Despite Auraria’s sobering history, Sonia Sotomayor addressed cultural misrepresentations and personal strength at MSU Denver.
Sotomayor, the first Hispanic and third female U.S. Supreme Court justice, visited the Auraria Event Center May 2. The event was co-sponsored by MSU Denver and the Center for Colorado and the West at the Auraria Library. Performers with El Centro Su Teatro also presented pieces from their book “Where the Rivers Meet.”
Luis Torres, MSU Denver deputy provost and one of two moderators at the event, prefaced Sotomayor’s conversation with some of Denver’s history, complied by the Center for Colorado and the West at the Auraria Library.
Torres said the area of Auraria, before the campus was built, developed a heavy Latino population because of the gold rush along the Platte River in 1858. He added that in 1965, when Auraria was being developed as a campus, that Latino population was forcibly removed.
“Unfortunately, Latinos in Denver are considered to be a recent immigrant population,” Torres said. “Nothing could be further from the truth.”
Sotomayor briefly addressed this issue of presumed immigration when Polly Baca, a former state senator and second moderator of the event, asked her about the heavy significance she places on Puerto Rico, in her book “My Beloved World.” Sotomayor’s family is from Puerto Rico and she said one of the purposes of her book was to introduce the United States, and the world, to the island and to explain that Puerto Ricans are not foreigners.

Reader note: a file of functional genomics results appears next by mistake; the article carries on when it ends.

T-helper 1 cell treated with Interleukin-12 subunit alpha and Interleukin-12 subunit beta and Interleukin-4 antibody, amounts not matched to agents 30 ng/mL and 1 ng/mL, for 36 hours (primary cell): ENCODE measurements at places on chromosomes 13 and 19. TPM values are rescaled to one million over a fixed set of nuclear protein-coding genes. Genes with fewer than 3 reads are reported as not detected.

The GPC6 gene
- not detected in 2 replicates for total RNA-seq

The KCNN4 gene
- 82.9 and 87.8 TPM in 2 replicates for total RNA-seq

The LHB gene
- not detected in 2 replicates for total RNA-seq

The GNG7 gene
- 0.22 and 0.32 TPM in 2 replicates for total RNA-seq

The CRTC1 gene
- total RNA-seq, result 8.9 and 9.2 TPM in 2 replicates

“Do you know how many people ask me whether I have a Puerto Rican passport or a US passport?” Sotomayor asked. “Scott Pelley did a beautiful interview with me on ‘60 minutes’ and introduces my family as immigrants. And I’m sitting there in a group of friends and I say ‘We’re migrants, we’re not immigrants.’”
Sotomayor also spoke about her life experiences found in the book. She has faced challenges in her life including childhood diabetes, living in poverty and an alcoholic father. Despite all odds and successes she has experienced, Sotomayor said she was “an ordinary person who has been blessed with extraordinary experiences.”
“I wrote this book talking about the challenges in my life, hoping that everyone who read it would see a little piece of their own lives in my book and in my life story,” Sotomayor said.
Ultimately, Sotomayor’s message to MSU Denver was love. She said the ability to give and receive love, despite peoples’ flaws, is the quality that moves someone to success.
“If you can come out of your sense of despair and look around and find the joy in knowing that there are people who care around you, they can give you the strength to do the impossible,”
Because of her “grit, hard work and fairness,” MSU Denver President Stephen Jordan presented the Golda Meir Center for Political Leadership award to Sotomayor Jordan compared Sotomayor’s path to Supreme Court justice with that of MSU Denver students and Golda Meir, who lived in west Denver before becoming the prime minister of Israel from 1969 to 1974.
“At MSU Denver we use the word ‘scrappy’ to describe this kind of determination and resilience that we see in our students,” Jordan said. “I would venture to say that the late prime minister of Israel and Justice Sotomayor have lived the spirit of this adjective, as individuals emboldened by challenge, who nonetheless set about building purpose-driven lives.”